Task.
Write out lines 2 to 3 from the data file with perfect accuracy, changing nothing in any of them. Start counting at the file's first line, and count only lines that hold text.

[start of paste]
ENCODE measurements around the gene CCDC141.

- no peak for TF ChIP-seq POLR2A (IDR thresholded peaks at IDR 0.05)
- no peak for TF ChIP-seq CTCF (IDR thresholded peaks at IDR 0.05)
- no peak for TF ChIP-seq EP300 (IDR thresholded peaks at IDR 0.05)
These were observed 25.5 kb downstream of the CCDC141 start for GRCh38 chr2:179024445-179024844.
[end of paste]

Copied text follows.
- no peak for TF ChIP-seq POLR2A (IDR thresholded peaks at IDR 0.05)
- no peak for TF ChIP-seq CTCF (IDR thresholded peaks at IDR 0.05)